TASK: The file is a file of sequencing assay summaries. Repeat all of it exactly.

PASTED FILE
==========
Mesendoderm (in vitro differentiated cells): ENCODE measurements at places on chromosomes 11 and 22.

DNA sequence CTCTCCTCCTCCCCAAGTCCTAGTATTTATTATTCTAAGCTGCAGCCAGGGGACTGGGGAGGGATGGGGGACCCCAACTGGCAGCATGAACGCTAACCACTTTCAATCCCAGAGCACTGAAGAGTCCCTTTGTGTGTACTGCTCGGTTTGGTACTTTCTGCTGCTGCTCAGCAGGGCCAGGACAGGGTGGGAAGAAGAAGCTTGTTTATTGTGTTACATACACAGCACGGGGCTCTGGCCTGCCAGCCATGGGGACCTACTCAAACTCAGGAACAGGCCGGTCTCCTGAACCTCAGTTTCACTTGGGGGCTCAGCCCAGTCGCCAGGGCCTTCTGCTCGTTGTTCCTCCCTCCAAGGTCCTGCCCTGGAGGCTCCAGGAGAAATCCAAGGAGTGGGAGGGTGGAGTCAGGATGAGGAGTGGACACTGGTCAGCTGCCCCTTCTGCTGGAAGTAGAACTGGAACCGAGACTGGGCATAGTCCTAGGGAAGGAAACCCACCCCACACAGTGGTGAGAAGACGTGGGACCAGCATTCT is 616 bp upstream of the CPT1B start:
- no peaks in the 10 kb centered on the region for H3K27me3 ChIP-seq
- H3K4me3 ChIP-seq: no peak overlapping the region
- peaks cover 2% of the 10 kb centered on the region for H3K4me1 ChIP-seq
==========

Mesendoderm (in vitro differentiated cells): ENCODE measurements at places on chromosomes 11 and 22.

DNA sequence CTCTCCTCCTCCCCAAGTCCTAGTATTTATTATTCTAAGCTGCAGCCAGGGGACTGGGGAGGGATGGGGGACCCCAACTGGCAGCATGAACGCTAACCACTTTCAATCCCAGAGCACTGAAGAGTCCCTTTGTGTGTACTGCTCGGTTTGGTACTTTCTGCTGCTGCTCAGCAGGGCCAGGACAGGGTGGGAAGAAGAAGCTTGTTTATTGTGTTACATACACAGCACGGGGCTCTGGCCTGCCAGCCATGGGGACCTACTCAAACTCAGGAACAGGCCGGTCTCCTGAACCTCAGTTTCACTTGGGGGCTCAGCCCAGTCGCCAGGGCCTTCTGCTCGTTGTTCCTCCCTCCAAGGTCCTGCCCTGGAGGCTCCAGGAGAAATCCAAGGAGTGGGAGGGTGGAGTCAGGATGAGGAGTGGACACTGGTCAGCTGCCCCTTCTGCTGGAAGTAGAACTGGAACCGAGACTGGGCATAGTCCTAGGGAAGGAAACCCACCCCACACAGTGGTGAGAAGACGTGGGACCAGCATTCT is 616 bp upstream of the CPT1B start:
- no peaks in the 10 kb centered on the region for H3K27me3 ChIP-seq
- H3K4me3 ChIP-seq: no peak overlapping the region
- peaks cover 2% of the 10 kb centered on the region for H3K4me1 ChIP-seq